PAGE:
Friday, April 02, 2010

Jesus: The Pascal Mystery

As I was preparing to write my thoughts for this Good Friday I wanted to do a little reading to prepare myself. I had some unique observations last night as we ate a ritual meal with friends that I was wanting to share. I will not write those thoughts, well not exactly. As I was reading and preparing I came across a speech by Richard Rohr from 2005. In 1 paragraph during the speech he succinctly, and with far better words than my own put these thoughts together. So instead of my own thoughts, I feel much more compelled to just give you that paragraph.

The Pascal mystery might not be a phrase that is familiar to all of you; it is a phrase that was coined by Augustine as he was trying to describe the Christ mystery. The mystery is that life and death, loss and renewal are the two sides of everything and you dare not separate them. If you do, you have reality falsely defined. If you have reality unfairly defined, it will not lead to enlightment, it will not lead to truth. For Christians the Christ mystery of “Christ has died, Christ has risen, Christ will come again” is a mythic acclamation that describes that transformative movement from death to resurrection. I hope I’m not being too cynical in saying this, but I don’t think we really want to walk that mystery ourselves, so we worship it in Jesus. Now let me explain that. This theory is exemplified in the recent movie the Passion that’s gained so much notoriety and fame. You know, Jesus never once said, “Worship me,” he said, “Follow me.” One of the cleverest ways to avoid following someone is to worship him, it really works, it's very clever. You just put him on a pedestal, you make God out of him and you pay all kind of homage to this God figure and then you don’t have to do what he did. All he was doing was walking the journey of a good and full- blooded Jewish man into love and he died a good full-blooded Jewish man on the path of love and when you love that is where it is going to lead you. You’re not going to fit into the system as it usually is structured which is not usually in the direction of love. It is usually structured in the direction of power (and not necessarily in any kind of descent, certainly the Roman empire would have been structured in the ways of ascent). There is no way he was going to fit inside of that world and inside of that culture. We use Jesus to answer a problem.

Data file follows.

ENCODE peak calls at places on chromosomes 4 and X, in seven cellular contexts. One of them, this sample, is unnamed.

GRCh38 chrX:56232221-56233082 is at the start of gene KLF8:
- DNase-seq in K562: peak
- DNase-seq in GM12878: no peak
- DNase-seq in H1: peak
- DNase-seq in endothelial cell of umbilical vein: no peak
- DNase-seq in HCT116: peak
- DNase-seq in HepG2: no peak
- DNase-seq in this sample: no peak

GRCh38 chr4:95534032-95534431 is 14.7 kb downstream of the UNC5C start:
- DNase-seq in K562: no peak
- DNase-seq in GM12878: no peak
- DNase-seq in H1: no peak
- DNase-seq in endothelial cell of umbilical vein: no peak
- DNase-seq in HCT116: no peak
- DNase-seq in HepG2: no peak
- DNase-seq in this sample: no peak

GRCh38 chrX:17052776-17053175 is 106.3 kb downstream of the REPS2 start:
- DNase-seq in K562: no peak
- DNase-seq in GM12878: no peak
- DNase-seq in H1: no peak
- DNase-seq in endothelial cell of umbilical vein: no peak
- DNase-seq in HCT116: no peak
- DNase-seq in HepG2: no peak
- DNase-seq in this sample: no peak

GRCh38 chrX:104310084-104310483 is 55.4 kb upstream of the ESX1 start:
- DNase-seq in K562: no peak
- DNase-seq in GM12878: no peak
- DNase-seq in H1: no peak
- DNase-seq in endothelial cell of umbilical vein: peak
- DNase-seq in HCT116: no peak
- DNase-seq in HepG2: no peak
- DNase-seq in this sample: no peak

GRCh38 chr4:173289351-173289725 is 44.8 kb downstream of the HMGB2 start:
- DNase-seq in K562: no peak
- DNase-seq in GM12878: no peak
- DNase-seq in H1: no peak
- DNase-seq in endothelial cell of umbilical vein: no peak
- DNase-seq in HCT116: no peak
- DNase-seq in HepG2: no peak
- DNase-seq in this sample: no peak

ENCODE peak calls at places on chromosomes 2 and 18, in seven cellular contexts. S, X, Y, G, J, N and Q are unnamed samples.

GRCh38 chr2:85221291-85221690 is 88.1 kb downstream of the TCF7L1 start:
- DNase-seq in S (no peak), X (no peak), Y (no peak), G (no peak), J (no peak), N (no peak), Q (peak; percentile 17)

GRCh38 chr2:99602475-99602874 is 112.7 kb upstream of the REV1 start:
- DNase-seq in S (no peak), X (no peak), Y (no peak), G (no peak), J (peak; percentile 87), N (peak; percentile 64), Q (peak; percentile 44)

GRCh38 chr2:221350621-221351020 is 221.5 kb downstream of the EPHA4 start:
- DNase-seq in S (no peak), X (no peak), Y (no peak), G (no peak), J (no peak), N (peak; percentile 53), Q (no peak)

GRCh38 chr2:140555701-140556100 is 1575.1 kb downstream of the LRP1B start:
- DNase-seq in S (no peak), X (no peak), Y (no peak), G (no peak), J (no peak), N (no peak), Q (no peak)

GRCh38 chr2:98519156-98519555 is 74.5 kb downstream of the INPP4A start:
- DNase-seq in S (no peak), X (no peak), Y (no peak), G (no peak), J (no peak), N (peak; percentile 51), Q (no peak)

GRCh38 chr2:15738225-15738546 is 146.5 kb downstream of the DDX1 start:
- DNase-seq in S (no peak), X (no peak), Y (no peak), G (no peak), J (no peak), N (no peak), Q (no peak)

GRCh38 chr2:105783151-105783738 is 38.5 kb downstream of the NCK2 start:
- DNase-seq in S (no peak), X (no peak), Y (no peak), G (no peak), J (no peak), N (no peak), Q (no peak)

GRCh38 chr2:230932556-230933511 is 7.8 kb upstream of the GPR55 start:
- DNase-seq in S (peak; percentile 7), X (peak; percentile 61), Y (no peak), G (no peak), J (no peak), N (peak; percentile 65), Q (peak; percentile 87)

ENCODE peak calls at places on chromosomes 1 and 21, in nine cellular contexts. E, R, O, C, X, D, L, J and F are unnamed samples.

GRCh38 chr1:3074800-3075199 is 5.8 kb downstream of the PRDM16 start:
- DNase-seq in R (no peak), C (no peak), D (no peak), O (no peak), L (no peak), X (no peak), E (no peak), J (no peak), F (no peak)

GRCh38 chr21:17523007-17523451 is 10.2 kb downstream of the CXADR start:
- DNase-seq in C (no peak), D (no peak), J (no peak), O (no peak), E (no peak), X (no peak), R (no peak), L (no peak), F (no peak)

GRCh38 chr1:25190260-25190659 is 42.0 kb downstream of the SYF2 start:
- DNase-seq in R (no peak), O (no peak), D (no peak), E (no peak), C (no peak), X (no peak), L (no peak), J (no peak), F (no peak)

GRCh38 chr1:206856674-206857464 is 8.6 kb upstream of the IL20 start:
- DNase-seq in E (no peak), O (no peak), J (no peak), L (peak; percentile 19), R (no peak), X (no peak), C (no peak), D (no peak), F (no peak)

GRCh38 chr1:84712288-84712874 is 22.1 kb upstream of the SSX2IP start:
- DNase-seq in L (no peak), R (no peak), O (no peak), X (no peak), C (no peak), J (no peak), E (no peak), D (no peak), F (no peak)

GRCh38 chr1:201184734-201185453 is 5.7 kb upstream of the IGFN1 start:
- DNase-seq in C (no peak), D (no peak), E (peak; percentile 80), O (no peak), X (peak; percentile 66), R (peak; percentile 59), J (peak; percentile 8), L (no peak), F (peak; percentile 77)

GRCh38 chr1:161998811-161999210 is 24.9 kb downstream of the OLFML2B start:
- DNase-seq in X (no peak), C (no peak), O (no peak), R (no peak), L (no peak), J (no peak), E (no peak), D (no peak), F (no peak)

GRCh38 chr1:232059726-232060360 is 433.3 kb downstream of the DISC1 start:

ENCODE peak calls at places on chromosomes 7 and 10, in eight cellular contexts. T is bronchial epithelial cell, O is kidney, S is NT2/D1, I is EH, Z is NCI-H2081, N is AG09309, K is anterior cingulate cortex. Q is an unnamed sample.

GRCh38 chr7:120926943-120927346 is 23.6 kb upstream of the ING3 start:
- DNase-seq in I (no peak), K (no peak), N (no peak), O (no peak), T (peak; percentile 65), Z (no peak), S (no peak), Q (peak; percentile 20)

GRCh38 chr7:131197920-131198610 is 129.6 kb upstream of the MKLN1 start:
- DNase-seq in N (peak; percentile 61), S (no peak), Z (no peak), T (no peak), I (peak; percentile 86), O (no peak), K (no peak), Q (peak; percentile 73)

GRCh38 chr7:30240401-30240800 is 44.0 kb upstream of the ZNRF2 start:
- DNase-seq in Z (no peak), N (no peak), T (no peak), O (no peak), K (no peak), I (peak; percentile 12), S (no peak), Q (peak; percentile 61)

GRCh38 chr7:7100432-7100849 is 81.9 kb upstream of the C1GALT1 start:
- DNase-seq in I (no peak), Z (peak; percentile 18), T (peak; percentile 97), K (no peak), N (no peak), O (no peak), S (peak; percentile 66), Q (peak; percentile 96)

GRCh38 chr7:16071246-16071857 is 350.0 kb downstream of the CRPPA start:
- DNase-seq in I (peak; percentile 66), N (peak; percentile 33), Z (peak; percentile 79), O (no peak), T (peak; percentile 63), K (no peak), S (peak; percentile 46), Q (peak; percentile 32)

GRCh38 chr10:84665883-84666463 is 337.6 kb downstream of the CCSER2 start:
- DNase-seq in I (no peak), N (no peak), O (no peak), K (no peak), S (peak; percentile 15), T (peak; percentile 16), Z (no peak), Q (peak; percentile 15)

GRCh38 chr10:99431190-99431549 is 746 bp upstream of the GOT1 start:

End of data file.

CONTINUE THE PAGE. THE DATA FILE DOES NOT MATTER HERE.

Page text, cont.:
If you would like to read the enitre speech you do do so by following this link -

1 comment:

Christi said...

Well said...beautiful!